[Discussioni] [Fwd: [Patents] NSWP: Open Letter to Danish Navision Employees]

Stefano Maffulli stef a zoomata.com
Mer 16 Feb 2005 10:57:35 CET


La lettera di Florian Mueller agli impiegati di Navision.

a presto
stefano

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Subject: [Patents] NSWP: Open Letter to Danish Navision Employees
Date: Tue, 15 Feb 2005 13:50:36 -0500


> http://www.nosoftwarepatents.com/phpBB2/viewtopic.php?t=367


15 February 2005


Dear Danish Employees of Navision:

This morning, all of us were shocked by reports in BÝrsen, The
Copenhagen Post and other media on Bill Gates' threat to kill
your jobs unless the EU were to legalize software patents. I
commented on that incident, and mentioned similar threats by
other large corporations, at this address:

http://www.nosoftwarepatents.com/phpBB2/viewtopic.php?t=363

Some believe that Microsoft's legal counsel, who is quoted in the
articles, purposely provided that information to the press at
this point in hopes of firming up the support of the Danish
government, and particularly the Social Democrats, for software
patents. It may additionally be an act of desperation given the
following recent developments in various parliaments:

http://www.nosoftwarepatents.com/phpBB2/viewtopic.php?t=345

-- 

I am very sorry for you that you would be treated like that. You
deserve better than this.

One of the articles "blamed" the delays in the legalization of
software patents in Europe on anti-software-patent campaigners
like myself. So I feel compelled to explain why we are absolutely
on your side, at the end of the day.

-- 

First of all, there is no business logic in what Bill Gates and
Marianne Wier are reported to have said. The profitability of
Navision is in no factual way related to the patentability or
non-patentability of software in Europe. It's very questionable
whether Navision would on the bottom line benefit from software
patents in any market. I can see how Microsoft clutches at
software patents as a weapon of mass destruction in order to
defend its monopolies in operating systems and office
productivity software, but I don't think Navision faces the same
issues with open-source competition.

Even if one assumed for a moment that Navision needs software
patents, then the ability of your company to take out patents
has, absolutely positively, nothing to do with where your jobs
are based. The patent system doesn't discriminate on the basis of
where a technology is developed. The only person who has to be a
resident of the territory in which the patent is registered is
the patent attorney who files the application.

If the EU allows software patents, then American companies will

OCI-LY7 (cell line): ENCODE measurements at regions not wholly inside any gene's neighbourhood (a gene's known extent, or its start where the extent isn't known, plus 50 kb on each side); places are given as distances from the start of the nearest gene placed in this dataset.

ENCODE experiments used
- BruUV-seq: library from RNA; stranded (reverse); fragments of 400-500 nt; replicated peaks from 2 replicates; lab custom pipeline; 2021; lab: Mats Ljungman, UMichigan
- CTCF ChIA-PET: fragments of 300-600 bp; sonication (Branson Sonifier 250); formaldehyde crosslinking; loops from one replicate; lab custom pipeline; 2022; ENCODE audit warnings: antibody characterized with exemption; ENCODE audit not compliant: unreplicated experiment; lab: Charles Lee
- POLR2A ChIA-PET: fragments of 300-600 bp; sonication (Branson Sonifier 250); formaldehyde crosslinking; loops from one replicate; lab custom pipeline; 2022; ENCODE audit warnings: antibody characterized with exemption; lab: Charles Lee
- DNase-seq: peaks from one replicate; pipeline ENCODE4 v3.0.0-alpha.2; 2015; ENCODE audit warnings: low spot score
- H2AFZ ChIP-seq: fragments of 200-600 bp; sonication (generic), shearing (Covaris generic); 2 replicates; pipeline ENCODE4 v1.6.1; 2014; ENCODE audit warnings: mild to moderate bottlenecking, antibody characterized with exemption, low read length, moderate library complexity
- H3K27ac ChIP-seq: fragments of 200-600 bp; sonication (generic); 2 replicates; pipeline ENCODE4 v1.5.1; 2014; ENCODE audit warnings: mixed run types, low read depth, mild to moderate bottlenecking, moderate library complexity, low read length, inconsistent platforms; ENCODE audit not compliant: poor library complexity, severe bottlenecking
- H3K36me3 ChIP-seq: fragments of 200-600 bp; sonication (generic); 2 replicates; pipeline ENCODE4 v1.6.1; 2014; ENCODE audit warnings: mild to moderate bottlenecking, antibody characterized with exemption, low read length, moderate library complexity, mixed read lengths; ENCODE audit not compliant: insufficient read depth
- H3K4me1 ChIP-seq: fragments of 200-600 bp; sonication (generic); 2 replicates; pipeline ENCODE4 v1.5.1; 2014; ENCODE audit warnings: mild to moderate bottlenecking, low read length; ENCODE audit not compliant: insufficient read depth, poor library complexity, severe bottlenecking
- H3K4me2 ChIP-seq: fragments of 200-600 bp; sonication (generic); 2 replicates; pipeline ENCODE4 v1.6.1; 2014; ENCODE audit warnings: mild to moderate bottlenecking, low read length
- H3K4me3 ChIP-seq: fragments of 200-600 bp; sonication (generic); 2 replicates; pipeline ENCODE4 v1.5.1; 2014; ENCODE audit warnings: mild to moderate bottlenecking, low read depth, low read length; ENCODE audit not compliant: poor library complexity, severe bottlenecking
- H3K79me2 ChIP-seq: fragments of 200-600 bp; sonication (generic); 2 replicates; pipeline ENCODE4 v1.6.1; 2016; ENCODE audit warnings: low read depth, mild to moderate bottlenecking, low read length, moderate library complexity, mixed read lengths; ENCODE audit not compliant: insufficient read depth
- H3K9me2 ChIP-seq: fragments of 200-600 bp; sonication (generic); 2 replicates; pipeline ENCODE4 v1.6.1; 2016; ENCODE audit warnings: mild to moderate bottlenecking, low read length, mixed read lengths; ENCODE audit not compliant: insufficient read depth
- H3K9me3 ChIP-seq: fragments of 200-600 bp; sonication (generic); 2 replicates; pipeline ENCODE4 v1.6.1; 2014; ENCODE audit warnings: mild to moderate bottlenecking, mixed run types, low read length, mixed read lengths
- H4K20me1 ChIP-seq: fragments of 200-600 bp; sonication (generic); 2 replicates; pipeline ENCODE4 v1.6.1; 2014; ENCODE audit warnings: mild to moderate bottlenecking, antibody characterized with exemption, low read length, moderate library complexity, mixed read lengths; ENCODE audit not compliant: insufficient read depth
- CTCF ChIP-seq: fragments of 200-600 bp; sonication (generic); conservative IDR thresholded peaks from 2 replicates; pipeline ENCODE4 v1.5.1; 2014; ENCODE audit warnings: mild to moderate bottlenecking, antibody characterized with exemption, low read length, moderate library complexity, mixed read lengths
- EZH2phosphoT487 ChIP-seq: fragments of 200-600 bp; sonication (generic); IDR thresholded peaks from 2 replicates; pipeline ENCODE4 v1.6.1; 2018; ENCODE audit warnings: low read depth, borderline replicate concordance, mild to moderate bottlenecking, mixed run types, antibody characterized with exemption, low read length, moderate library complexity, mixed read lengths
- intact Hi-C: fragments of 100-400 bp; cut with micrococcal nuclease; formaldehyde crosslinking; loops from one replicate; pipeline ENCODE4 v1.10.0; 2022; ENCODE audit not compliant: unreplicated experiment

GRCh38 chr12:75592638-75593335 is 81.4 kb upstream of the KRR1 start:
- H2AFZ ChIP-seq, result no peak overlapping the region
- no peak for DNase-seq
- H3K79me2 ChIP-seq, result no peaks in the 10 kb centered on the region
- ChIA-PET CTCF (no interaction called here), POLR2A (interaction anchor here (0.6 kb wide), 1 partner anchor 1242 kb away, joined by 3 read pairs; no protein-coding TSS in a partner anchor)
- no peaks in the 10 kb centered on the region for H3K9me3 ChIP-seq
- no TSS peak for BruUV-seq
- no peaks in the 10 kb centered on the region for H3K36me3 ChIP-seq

obtain most of them (75% of today's European software patents
are, in fact, held by U.S. corporations). If the EU doesn't
legalize them, then an American developer will not receive
patents in the EU only because the USA has them, but a European
developer can still take out patents in the USA. So whether you
are based in Denmark, the USA or in the Antarctica, you won't get
a higher or smaller number of patents in total. Patents regulate
a market into which one sells, not a place of production.

So what Bill Gates has done is, quite simply, that he has used
your very jobs as a bargaining chip for a threat in order to
coerce a certain behavior of your politicians on a factually
unrelated issue. Since relocating your jobs doesn't improve
anything in terms of patentability for him, the threat is
probably vain. I presume that Microsoft paid too much for your
expertise to drop you like a bad habit. However, if I'm wrong and
Microsoft just bought you to eliminate a competitor, then your
jobs aren't safe anyway. Then the days of Navision are already
numbered, with or without software patents.

Someone who blackmails others on the basis of people's livelihood
reveals his true nature. I guess we all have the same opinion on
what it means to instill fear in people with a threat like that.
You may have known from the beginning who you're working for, and
now you do with greater certainty. None of us would want the
largest part of our industry, and consequently the technological
basis of our economy and information society, to be dependent
upon people with that attitude.

-- 

If it is true that your minister of technology Helge Sanders
indicated that Microsoft's investments in Denmark give them the
right to make certain demands and "to be honored", then that's
even more surprising, and gives cause for even greater concern,
than Microsoft's conduct. I hope that he was misquoted because
otherwise he would favor a blackmailable state over democracy. If
he truly said that, then he has managed to exceed the absurdity
of the reasoning for software patents that minister of economic
affairs Bendt Bendtsen previously used. I remember him saying in
the summer that the EU Council's proposal should be supported
because it legalizes the practice of the European Patent Office,
thereby implying that democratically elected lawmakers should
simply codify whatever some civil servants consider beneficial to
themselves and the system they control.



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